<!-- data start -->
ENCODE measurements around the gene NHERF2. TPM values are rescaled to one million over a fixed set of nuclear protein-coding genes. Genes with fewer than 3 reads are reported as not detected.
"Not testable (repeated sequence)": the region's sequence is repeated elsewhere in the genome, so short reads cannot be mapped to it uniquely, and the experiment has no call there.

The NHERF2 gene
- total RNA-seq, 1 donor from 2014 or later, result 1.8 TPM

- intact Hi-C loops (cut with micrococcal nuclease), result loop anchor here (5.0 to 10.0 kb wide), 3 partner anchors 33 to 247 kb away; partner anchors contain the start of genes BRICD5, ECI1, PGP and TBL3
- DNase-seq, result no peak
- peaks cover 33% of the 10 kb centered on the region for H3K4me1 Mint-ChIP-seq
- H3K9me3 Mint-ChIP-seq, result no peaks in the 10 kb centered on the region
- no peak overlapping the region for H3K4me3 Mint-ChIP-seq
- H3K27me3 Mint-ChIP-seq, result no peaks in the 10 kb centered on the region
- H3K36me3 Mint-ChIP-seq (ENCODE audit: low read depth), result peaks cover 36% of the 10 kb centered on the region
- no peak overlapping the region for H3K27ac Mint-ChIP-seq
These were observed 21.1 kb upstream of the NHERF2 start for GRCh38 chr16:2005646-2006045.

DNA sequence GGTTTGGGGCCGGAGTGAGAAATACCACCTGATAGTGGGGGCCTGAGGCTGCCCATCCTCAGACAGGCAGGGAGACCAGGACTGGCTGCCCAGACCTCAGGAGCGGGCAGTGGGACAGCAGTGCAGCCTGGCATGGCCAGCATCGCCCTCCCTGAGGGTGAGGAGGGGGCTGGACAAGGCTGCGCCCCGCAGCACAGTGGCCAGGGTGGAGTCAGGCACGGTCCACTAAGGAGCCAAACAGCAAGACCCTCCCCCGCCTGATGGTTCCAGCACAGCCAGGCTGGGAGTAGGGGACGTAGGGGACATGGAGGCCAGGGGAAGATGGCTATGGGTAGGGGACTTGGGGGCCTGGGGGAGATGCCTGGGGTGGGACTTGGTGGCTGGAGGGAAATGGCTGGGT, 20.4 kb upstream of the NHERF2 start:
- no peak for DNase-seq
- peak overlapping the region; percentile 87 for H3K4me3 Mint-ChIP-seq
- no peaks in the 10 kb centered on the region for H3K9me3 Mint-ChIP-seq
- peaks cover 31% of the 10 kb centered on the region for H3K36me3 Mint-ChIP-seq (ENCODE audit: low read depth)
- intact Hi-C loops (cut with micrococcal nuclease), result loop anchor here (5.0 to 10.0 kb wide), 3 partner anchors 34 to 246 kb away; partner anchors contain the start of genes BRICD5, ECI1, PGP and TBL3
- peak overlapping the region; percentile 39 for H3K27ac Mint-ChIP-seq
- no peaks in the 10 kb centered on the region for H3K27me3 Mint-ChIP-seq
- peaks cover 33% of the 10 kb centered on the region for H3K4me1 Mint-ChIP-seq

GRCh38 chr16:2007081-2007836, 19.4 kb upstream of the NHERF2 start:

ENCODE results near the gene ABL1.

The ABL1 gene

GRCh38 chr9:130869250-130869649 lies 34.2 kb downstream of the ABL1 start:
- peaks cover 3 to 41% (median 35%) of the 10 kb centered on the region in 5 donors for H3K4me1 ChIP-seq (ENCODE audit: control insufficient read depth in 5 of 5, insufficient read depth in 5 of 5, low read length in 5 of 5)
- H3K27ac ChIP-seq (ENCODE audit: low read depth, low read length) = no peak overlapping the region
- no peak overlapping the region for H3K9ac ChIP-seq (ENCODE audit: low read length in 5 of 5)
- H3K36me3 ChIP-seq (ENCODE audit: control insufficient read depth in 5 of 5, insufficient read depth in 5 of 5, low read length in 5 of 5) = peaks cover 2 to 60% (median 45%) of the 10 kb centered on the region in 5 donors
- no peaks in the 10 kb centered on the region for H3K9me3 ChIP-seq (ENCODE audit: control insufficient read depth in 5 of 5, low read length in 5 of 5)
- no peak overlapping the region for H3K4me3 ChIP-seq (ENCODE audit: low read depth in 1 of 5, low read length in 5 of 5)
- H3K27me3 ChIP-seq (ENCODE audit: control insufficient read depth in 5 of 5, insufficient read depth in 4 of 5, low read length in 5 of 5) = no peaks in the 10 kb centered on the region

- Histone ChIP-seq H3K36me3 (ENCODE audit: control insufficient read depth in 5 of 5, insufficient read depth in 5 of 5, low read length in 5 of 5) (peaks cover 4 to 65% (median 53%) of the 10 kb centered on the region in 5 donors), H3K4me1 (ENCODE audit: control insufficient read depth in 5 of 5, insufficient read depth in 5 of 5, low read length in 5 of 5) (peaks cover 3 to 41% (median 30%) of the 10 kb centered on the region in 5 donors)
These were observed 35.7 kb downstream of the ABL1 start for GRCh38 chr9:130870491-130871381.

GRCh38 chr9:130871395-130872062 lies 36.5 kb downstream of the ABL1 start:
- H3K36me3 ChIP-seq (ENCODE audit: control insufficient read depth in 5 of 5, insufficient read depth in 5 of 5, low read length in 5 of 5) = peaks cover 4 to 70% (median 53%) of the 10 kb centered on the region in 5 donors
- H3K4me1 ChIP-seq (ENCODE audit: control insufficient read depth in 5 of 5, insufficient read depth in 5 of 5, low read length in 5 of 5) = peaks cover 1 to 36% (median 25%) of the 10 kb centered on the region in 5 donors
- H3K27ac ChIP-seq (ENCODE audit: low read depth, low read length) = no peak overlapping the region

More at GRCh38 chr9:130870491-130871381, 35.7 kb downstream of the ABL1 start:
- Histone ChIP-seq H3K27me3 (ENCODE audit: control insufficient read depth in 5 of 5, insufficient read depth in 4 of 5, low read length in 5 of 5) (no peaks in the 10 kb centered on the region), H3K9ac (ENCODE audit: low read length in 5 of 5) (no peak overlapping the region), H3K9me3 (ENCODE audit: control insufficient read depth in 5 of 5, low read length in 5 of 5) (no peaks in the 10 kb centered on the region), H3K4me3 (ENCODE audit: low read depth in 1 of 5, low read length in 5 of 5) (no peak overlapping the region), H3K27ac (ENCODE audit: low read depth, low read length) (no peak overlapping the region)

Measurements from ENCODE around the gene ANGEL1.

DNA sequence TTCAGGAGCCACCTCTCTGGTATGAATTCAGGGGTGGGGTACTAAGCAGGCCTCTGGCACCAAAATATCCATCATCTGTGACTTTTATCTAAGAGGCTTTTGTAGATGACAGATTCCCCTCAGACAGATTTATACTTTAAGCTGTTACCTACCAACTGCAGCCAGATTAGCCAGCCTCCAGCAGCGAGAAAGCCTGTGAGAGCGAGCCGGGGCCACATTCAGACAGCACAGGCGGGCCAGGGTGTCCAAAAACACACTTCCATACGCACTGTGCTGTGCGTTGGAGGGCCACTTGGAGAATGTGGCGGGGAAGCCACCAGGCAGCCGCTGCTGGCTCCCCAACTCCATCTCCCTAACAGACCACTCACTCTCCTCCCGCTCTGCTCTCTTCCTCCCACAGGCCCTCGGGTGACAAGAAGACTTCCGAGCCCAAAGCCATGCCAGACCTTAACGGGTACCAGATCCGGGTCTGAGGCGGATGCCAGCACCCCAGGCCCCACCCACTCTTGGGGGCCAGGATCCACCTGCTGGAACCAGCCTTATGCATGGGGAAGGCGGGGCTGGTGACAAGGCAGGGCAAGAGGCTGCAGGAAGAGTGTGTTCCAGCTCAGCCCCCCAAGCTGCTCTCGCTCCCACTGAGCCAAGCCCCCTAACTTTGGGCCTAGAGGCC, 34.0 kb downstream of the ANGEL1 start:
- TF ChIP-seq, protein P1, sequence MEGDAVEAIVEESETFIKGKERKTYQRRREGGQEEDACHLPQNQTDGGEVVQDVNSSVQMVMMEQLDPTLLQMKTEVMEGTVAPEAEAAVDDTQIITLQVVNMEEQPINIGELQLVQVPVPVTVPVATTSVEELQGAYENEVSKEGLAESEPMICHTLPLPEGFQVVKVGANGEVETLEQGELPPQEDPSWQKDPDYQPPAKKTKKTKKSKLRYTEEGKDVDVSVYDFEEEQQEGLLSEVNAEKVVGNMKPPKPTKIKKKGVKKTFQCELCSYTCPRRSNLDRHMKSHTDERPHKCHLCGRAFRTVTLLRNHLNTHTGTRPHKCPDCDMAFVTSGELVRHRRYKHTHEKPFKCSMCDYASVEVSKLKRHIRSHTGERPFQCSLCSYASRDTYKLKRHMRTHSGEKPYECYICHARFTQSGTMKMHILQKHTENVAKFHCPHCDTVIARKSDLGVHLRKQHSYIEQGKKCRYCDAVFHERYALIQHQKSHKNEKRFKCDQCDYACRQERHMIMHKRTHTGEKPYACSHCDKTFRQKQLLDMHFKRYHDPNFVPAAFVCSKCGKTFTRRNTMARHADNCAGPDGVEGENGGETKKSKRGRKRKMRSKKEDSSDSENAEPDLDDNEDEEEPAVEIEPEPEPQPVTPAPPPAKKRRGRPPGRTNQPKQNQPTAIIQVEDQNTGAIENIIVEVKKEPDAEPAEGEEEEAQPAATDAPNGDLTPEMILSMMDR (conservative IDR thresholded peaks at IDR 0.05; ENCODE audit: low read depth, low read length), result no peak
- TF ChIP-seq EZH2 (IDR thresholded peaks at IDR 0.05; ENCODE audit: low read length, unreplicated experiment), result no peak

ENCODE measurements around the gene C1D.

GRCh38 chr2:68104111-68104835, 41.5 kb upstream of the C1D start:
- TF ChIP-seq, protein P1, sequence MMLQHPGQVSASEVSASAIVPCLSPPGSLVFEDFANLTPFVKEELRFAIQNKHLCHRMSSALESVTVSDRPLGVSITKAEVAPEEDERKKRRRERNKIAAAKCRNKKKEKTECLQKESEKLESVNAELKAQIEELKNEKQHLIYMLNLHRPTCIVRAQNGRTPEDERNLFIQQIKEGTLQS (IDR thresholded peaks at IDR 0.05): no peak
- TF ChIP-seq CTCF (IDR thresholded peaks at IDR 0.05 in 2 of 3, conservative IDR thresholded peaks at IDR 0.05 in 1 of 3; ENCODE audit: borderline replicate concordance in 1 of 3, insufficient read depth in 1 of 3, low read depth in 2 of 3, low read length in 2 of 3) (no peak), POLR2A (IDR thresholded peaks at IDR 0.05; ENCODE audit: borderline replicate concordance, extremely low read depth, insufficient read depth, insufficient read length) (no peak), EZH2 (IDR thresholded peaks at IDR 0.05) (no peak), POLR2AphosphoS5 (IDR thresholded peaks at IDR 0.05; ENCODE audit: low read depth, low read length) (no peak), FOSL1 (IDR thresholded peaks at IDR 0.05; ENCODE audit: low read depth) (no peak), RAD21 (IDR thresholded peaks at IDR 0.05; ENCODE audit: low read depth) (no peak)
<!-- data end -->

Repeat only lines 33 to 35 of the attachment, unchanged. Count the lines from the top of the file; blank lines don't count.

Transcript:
- H3K27me3 ChIP-seq (ENCODE audit: control insufficient read depth in 5 of 5, insufficient read depth in 4 of 5, low read length in 5 of 5) = no peaks in the 10 kb centered on the region

- Histone ChIP-seq H3K36me3 (ENCODE audit: control insufficient read depth in 5 of 5, insufficient read depth in 5 of 5, low read length in 5 of 5) (peaks cover 4 to 65% (median 53%) of the 10 kb centered on the region in 5 donors), H3K4me1 (ENCODE audit: control insufficient read depth in 5 of 5, insufficient read depth in 5 of 5, low read length in 5 of 5) (peaks cover 3 to 41% (median 30%) of the 10 kb centered on the region in 5 donors)
These were observed 35.7 kb downstream of the ABL1 start for GRCh38 chr9:130870491-130871381.